But remorse is usually built upon a purely mental object, that is, a memory. And, as we have seen, the Abhidhamma seems to consider only the five sense cittas as vipāka, excluding the mind-door (the sixth sense-base), which is absent in the 15 resultant rootless cittas. Is vipāka, i.e., the result of kamma, in the sense-sphere only linked to eye, nose, ear, tongue and touch? Are you aware of any passage in the Abhidhammic literature (or in the Suttas, for that matter) suggesting that vipāka can be itself a private and subjective state conditioned by a mental object, such as an outburst of remorse, sudden good memories or joy, or a mental breakdown?

Any guess would be appreciated, and, if something doesn't seem clear (old hazy Abhidhamma, and I suspect I didn’t manage to make it clearer), please don't hesitate to ask.

We quoted Peter Harvey above. Here is what he has to say about remorse:
“However much Buddhism may value genuine remorse, it does not –certainly in its Theravāda form – encourage feelings of guilt; for such a heavy feeling, with its attendant anguish and self-dislike, is not seen as a good state of mind to develop, being unconducive to calm and clarity of mind. Indeed, it can be seen as an aspect of the fourth spiritual hindrance, of agitated ‘restlessness and worry’. Such a feeling might arise as part of the natural karmic result of an action, but is not to be actively indulged in (An Introduction to Buddhist Ethics, Cambridge University Press, 2000, p. 28)
He accepts the possibility of remorse as a karmic result, but I fail to see how it could be explained in the language of the Abhidhamma.

Metta,
Oscar.

P.S. : I have heard that some non-Theravāda Abhidhammas include remorse as an indeterminate (aniyata) mental factor, whose karmic value depends on the motivation behind it. Again, this refers to the intentional construction (saṅkhāra), not the result (vipāka), of kamma/karma.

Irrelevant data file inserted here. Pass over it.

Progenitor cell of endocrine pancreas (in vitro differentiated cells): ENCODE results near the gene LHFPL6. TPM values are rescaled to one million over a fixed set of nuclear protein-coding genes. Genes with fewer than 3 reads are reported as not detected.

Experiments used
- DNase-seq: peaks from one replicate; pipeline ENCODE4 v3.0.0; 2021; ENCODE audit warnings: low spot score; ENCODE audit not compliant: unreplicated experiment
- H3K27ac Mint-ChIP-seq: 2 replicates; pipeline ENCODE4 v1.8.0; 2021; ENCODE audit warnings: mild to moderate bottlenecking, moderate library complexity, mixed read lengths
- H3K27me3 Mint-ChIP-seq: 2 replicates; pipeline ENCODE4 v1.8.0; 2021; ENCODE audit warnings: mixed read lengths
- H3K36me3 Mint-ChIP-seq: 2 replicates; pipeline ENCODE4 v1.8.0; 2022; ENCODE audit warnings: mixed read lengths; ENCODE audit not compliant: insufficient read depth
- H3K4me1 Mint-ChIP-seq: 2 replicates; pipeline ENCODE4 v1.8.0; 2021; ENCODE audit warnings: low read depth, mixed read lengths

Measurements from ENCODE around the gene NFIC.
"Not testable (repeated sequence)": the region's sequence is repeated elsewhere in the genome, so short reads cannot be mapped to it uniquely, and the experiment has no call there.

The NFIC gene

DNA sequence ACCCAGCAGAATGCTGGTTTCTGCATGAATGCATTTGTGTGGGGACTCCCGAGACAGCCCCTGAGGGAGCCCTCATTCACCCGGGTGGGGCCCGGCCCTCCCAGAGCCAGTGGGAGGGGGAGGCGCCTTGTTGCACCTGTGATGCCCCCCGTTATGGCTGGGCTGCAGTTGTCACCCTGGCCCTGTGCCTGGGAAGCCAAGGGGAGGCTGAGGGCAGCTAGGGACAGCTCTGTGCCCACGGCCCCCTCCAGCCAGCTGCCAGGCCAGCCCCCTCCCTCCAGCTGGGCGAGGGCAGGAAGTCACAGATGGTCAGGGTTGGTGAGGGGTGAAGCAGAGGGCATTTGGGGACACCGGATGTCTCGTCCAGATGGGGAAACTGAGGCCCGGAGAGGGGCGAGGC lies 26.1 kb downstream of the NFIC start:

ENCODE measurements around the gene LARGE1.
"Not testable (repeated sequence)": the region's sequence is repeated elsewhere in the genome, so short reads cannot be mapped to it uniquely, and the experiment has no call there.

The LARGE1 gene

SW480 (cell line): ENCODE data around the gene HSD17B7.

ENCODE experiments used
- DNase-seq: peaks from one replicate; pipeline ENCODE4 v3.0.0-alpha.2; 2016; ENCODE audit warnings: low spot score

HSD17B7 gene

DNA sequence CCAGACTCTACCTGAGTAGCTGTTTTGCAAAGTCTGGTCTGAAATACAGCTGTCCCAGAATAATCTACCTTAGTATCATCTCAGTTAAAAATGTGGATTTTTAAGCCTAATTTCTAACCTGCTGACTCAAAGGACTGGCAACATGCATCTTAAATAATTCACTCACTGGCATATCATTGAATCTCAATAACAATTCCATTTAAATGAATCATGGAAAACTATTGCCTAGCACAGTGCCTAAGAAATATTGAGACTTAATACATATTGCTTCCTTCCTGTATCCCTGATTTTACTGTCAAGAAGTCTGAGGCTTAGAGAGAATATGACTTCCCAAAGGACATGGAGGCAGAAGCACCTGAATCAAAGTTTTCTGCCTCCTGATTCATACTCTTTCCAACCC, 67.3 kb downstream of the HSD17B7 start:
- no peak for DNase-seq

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Re: Remorse or regret as fruits of kamma

Post by Dhammanando » Wed Jul 26, 2017 5:45 pm

Ripser wrote:We quoted Peter Harvey above. Here is what he has to say about remorse:
“However much Buddhism may value genuine remorse, it does not –certainly in its Theravāda form – encourage feelings of guilt; for such a heavy feeling, with its attendant anguish and self-dislike, is not seen as a good state of mind to develop, being unconducive to calm and clarity of mind. Indeed, it can be seen as an aspect of the fourth spiritual hindrance, of agitated ‘restlessness and worry’. Such a feeling might arise as part of the natural karmic result of an action, but is not to be actively indulged in (An Introduction to Buddhist Ethics, Cambridge University Press, 2000, p. 28)
He accepts the possibility of remorse as a karmic result, but I fail to see how it could be explained in the language of the Abhidhamma.
Harvey's understanding of the matter can't be explained in Abhidhammic terms because remorse is not conceived as a vipāka in the Abhidhamma but as a mental factor (i.e. kukkucca) that arises with aversion-rooted cittas. I discussed this matter some years ago in this post: